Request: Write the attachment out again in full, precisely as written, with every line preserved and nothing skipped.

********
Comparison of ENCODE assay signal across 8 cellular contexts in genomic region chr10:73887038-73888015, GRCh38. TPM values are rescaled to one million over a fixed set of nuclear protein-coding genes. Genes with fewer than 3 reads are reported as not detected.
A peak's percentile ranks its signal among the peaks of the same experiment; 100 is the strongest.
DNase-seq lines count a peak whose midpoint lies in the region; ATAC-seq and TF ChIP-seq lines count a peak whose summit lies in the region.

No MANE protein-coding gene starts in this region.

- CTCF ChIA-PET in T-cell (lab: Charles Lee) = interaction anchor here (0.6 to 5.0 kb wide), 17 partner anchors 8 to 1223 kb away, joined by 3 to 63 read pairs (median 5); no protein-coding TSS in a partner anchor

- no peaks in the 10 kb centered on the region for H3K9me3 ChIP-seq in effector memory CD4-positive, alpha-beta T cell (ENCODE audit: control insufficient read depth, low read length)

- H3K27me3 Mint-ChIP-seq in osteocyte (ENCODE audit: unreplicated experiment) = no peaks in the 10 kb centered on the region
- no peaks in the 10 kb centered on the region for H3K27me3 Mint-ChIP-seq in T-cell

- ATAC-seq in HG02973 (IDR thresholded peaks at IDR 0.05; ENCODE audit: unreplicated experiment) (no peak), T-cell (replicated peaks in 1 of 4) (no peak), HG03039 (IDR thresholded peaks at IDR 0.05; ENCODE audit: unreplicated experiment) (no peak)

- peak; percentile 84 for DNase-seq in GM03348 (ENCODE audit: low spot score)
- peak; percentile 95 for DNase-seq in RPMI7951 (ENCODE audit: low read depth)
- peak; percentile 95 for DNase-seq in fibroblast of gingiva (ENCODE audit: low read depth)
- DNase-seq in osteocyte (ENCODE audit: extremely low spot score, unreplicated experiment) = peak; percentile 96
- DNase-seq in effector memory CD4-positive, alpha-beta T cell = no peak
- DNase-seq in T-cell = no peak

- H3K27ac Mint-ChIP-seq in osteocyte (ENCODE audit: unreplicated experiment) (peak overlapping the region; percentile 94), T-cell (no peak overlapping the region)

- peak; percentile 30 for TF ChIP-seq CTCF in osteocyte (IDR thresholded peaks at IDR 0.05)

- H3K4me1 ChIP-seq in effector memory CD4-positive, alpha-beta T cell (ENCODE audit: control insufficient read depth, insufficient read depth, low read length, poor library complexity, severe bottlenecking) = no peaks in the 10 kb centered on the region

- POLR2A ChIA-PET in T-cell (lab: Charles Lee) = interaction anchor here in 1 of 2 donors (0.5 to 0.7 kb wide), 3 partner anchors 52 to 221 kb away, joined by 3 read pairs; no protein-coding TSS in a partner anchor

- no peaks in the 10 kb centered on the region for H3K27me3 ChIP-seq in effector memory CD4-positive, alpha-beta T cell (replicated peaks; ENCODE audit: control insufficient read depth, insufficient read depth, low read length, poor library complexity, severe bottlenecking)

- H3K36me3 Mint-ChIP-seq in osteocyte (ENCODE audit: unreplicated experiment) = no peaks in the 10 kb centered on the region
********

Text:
Comparison of ENCODE assay signal across 8 cellular contexts in genomic region chr10:73887038-73888015, GRCh38. TPM values are rescaled to one million over a fixed set of nuclear protein-coding genes. Genes with fewer than 3 reads are reported as not detected.
A peak's percentile ranks its signal among the peaks of the same experiment; 100 is the strongest.
DNase-seq lines count a peak whose midpoint lies in the region; ATAC-seq and TF ChIP-seq lines count a peak whose summit lies in the region.

No MANE protein-coding gene starts in this region.

- CTCF ChIA-PET in T-cell (lab: Charles Lee) = interaction anchor here (0.6 to 5.0 kb wide), 17 partner anchors 8 to 1223 kb away, joined by 3 to 63 read pairs (median 5); no protein-coding TSS in a partner anchor

- no peaks in the 10 kb centered on the region for H3K9me3 ChIP-seq in effector memory CD4-positive, alpha-beta T cell (ENCODE audit: control insufficient read depth, low read length)

- H3K27me3 Mint-ChIP-seq in osteocyte (ENCODE audit: unreplicated experiment) = no peaks in the 10 kb centered on the region
- no peaks in the 10 kb centered on the region for H3K27me3 Mint-ChIP-seq in T-cell

- ATAC-seq in HG02973 (IDR thresholded peaks at IDR 0.05; ENCODE audit: unreplicated experiment) (no peak), T-cell (replicated peaks in 1 of 4) (no peak), HG03039 (IDR thresholded peaks at IDR 0.05; ENCODE audit: unreplicated experiment) (no peak)

- peak; percentile 84 for DNase-seq in GM03348 (ENCODE audit: low spot score)
- peak; percentile 95 for DNase-seq in RPMI7951 (ENCODE audit: low read depth)
- peak; percentile 95 for DNase-seq in fibroblast of gingiva (ENCODE audit: low read depth)
- DNase-seq in osteocyte (ENCODE audit: extremely low spot score, unreplicated experiment) = peak; percentile 96
- DNase-seq in effector memory CD4-positive, alpha-beta T cell = no peak
- DNase-seq in T-cell = no peak

- H3K27ac Mint-ChIP-seq in osteocyte (ENCODE audit: unreplicated experiment) (peak overlapping the region; percentile 94), T-cell (no peak overlapping the region)

- peak; percentile 30 for TF ChIP-seq CTCF in osteocyte (IDR thresholded peaks at IDR 0.05)

- H3K4me1 ChIP-seq in effector memory CD4-positive, alpha-beta T cell (ENCODE audit: control insufficient read depth, insufficient read depth, low read length, poor library complexity, severe bottlenecking) = no peaks in the 10 kb centered on the region

- POLR2A ChIA-PET in T-cell (lab: Charles Lee) = interaction anchor here in 1 of 2 donors (0.5 to 0.7 kb wide), 3 partner anchors 52 to 221 kb away, joined by 3 read pairs; no protein-coding TSS in a partner anchor

- no peaks in the 10 kb centered on the region for H3K27me3 ChIP-seq in effector memory CD4-positive, alpha-beta T cell (replicated peaks; ENCODE audit: control insufficient read depth, insufficient read depth, low read length, poor library complexity, severe bottlenecking)

- H3K36me3 Mint-ChIP-seq in osteocyte (ENCODE audit: unreplicated experiment) = no peaks in the 10 kb centered on the region